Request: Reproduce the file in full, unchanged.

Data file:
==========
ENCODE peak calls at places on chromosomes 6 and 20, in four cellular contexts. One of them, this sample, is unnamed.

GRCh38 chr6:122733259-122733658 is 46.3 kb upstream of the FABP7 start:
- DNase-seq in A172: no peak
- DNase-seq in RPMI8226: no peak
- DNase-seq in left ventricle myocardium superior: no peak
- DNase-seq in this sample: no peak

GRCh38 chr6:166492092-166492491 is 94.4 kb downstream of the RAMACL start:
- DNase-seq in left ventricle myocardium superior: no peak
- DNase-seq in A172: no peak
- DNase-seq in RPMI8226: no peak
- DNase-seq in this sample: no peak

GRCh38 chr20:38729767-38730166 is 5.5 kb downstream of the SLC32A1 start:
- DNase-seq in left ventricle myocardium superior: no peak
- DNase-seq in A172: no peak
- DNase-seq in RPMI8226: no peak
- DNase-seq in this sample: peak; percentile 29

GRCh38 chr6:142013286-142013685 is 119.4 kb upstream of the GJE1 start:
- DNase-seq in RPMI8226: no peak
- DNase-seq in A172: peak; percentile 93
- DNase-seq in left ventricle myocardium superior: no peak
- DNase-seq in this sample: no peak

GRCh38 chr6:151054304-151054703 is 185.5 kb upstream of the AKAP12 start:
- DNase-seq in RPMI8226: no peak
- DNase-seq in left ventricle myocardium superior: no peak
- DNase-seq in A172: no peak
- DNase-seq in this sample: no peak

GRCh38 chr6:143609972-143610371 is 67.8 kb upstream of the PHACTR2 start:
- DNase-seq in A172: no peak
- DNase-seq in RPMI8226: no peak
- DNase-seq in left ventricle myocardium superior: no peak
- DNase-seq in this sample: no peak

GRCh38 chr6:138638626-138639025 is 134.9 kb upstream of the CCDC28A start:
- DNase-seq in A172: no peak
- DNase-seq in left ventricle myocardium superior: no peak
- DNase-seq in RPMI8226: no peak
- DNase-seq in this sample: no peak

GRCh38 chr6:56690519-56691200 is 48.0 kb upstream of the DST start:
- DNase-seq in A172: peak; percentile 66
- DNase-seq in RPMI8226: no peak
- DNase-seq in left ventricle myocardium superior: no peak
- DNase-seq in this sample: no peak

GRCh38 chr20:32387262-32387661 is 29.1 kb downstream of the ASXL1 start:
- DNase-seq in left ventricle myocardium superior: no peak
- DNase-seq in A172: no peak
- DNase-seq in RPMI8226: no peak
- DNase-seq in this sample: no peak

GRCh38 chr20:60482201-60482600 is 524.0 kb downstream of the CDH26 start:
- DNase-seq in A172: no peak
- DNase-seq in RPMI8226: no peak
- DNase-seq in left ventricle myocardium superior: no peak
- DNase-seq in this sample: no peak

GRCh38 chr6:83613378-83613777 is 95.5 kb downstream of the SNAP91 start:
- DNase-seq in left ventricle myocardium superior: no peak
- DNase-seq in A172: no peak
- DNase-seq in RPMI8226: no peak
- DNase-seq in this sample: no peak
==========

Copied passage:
ENCODE peak calls at places on chromosomes 6 and 20, in four cellular contexts. One of them, this sample, is unnamed.

GRCh38 chr6:122733259-122733658 is 46.3 kb upstream of the FABP7 start:
- DNase-seq in A172: no peak
- DNase-seq in RPMI8226: no peak
- DNase-seq in left ventricle myocardium superior: no peak
- DNase-seq in this sample: no peak

GRCh38 chr6:166492092-166492491 is 94.4 kb downstream of the RAMACL start:
- DNase-seq in left ventricle myocardium superior: no peak
- DNase-seq in A172: no peak
- DNase-seq in RPMI8226: no peak
- DNase-seq in this sample: no peak

GRCh38 chr20:38729767-38730166 is 5.5 kb downstream of the SLC32A1 start:
- DNase-seq in left ventricle myocardium superior: no peak
- DNase-seq in A172: no peak
- DNase-seq in RPMI8226: no peak
- DNase-seq in this sample: peak; percentile 29

GRCh38 chr6:142013286-142013685 is 119.4 kb upstream of the GJE1 start:
- DNase-seq in RPMI8226: no peak
- DNase-seq in A172: peak; percentile 93
- DNase-seq in left ventricle myocardium superior: no peak
- DNase-seq in this sample: no peak

GRCh38 chr6:151054304-151054703 is 185.5 kb upstream of the AKAP12 start:
- DNase-seq in RPMI8226: no peak
- DNase-seq in left ventricle myocardium superior: no peak
- DNase-seq in A172: no peak
- DNase-seq in this sample: no peak

GRCh38 chr6:143609972-143610371 is 67.8 kb upstream of the PHACTR2 start:
- DNase-seq in A172: no peak
- DNase-seq in RPMI8226: no peak
- DNase-seq in left ventricle myocardium superior: no peak
- DNase-seq in this sample: no peak

GRCh38 chr6:138638626-138639025 is 134.9 kb upstream of the CCDC28A start:
- DNase-seq in A172: no peak
- DNase-seq in left ventricle myocardium superior: no peak
- DNase-seq in RPMI8226: no peak
- DNase-seq in this sample: no peak

GRCh38 chr6:56690519-56691200 is 48.0 kb upstream of the DST start:
- DNase-seq in A172: peak; percentile 66
- DNase-seq in RPMI8226: no peak
- DNase-seq in left ventricle myocardium superior: no peak
- DNase-seq in this sample: no peak

GRCh38 chr20:32387262-32387661 is 29.1 kb downstream of the ASXL1 start:
- DNase-seq in left ventricle myocardium superior: no peak
- DNase-seq in A172: no peak
- DNase-seq in RPMI8226: no peak
- DNase-seq in this sample: no peak

GRCh38 chr20:60482201-60482600 is 524.0 kb downstream of the CDH26 start:
- DNase-seq in A172: no peak
- DNase-seq in RPMI8226: no peak
- DNase-seq in left ventricle myocardium superior: no peak
- DNase-seq in this sample: no peak

GRCh38 chr6:83613378-83613777 is 95.5 kb downstream of the SNAP91 start:
- DNase-seq in left ventricle myocardium superior: no peak
- DNase-seq in A172: no peak
- DNase-seq in RPMI8226: no peak
- DNase-seq in this sample: no peak